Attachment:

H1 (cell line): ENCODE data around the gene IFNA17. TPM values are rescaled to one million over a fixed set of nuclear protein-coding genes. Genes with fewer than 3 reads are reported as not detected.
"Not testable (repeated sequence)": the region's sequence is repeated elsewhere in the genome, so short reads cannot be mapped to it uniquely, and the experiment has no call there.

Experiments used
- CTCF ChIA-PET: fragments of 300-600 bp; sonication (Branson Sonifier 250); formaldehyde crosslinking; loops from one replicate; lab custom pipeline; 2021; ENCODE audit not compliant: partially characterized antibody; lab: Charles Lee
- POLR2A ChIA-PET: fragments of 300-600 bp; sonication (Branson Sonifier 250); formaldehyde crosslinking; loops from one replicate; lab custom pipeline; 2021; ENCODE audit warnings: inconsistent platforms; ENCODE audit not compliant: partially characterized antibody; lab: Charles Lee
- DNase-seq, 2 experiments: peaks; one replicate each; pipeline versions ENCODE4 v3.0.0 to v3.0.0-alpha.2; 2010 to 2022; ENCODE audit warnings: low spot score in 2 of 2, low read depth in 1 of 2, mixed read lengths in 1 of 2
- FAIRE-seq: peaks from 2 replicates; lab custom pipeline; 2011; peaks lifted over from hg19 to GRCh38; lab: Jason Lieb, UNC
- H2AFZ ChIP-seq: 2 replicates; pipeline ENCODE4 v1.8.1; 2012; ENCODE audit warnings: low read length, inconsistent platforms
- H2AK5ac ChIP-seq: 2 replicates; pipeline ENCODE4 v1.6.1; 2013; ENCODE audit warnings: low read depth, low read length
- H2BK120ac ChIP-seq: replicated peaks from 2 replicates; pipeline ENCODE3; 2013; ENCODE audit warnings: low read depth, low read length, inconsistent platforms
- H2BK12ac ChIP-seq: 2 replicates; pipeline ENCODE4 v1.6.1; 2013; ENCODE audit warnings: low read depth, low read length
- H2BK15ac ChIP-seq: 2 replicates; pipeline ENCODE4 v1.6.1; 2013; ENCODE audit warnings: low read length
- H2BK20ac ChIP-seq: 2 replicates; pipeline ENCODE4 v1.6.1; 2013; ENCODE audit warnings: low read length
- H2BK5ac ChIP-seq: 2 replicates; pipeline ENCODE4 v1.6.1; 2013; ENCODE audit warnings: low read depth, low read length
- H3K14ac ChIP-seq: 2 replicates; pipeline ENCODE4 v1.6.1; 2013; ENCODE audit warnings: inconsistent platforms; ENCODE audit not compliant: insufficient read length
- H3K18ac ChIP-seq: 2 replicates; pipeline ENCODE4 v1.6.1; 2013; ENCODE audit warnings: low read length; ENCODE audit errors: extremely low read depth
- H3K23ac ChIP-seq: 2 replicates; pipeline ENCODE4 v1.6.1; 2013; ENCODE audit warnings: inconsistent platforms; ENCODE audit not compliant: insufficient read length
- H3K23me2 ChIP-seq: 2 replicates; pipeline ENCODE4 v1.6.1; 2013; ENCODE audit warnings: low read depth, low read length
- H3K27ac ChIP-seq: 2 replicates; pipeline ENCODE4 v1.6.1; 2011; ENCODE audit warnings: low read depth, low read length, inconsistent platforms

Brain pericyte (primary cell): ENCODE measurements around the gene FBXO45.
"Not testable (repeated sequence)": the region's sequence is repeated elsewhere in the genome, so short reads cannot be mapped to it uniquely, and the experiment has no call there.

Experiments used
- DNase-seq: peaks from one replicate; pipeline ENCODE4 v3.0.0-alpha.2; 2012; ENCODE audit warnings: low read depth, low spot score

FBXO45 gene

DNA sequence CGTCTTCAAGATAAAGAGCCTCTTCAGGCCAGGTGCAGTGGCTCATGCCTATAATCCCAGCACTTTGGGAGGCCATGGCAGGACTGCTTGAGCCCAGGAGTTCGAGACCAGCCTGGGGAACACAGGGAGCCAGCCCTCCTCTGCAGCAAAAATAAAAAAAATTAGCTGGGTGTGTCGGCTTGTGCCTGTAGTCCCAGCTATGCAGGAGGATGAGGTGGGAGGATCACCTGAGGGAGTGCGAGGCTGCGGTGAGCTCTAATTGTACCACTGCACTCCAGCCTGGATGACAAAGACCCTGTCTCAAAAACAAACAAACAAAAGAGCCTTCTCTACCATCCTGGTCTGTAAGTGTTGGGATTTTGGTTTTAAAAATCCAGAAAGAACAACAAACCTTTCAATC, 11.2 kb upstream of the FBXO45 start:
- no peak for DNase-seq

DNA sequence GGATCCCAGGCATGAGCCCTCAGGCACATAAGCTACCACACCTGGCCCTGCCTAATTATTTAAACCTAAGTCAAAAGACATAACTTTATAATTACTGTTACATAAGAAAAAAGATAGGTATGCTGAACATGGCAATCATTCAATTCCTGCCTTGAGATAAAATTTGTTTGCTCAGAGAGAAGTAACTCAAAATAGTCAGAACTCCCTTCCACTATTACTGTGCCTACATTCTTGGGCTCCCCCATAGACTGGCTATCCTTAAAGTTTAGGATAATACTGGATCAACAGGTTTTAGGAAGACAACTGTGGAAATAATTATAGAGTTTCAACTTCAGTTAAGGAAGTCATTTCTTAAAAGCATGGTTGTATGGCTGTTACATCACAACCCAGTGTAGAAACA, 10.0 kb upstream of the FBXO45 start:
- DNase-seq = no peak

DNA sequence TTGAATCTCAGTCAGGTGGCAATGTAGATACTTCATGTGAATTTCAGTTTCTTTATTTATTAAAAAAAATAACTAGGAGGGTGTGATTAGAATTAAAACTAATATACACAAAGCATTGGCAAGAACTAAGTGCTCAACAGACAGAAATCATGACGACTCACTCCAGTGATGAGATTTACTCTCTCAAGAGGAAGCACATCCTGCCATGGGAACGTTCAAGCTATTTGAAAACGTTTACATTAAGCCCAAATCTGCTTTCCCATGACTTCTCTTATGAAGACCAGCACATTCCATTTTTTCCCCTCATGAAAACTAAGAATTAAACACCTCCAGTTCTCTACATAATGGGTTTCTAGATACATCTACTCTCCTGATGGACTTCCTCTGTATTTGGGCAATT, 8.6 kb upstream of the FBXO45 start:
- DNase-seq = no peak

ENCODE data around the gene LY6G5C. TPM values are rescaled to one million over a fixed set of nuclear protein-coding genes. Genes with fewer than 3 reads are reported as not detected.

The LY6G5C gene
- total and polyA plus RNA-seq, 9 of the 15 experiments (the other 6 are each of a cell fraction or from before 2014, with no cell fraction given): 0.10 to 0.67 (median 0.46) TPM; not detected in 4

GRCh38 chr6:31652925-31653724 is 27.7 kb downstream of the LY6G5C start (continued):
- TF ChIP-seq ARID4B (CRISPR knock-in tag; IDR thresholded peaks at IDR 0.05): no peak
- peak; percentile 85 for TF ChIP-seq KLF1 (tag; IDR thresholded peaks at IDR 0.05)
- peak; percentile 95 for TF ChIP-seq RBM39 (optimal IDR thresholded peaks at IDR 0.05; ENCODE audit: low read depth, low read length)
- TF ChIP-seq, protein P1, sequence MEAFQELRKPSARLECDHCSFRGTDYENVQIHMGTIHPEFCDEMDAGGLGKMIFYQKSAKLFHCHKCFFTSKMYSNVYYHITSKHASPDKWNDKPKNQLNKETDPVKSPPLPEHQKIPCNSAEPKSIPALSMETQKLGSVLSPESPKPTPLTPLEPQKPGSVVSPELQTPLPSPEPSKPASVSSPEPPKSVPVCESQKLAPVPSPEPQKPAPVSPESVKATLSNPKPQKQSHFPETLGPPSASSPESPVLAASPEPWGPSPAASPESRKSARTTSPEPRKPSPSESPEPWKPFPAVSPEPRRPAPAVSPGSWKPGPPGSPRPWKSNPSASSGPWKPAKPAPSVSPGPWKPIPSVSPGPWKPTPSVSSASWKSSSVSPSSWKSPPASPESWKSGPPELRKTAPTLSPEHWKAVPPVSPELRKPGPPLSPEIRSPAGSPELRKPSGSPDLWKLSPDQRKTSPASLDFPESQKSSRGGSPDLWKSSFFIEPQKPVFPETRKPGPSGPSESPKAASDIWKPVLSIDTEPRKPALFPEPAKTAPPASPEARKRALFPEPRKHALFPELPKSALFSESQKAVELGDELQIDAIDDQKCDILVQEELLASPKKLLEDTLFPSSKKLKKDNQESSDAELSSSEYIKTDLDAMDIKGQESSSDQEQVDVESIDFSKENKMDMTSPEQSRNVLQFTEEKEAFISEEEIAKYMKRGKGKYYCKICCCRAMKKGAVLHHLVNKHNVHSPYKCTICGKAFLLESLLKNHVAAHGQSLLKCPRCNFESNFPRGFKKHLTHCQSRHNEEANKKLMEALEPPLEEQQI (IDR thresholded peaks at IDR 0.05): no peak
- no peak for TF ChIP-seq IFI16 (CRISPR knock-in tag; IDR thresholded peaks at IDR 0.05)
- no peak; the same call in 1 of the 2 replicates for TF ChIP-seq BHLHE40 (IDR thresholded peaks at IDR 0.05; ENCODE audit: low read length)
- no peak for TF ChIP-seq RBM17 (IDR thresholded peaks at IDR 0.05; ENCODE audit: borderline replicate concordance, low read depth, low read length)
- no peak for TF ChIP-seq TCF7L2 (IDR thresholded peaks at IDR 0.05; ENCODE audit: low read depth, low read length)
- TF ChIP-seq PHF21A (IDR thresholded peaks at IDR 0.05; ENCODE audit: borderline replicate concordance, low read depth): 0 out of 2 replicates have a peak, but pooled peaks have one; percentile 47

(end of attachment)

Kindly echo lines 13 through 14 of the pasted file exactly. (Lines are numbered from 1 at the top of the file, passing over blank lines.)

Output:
- H2BK20ac ChIP-seq: 2 replicates; pipeline ENCODE4 v1.6.1; 2013; ENCODE audit warnings: low read length
- H2BK5ac ChIP-seq: 2 replicates; pipeline ENCODE4 v1.6.1; 2013; ENCODE audit warnings: low read depth, low read length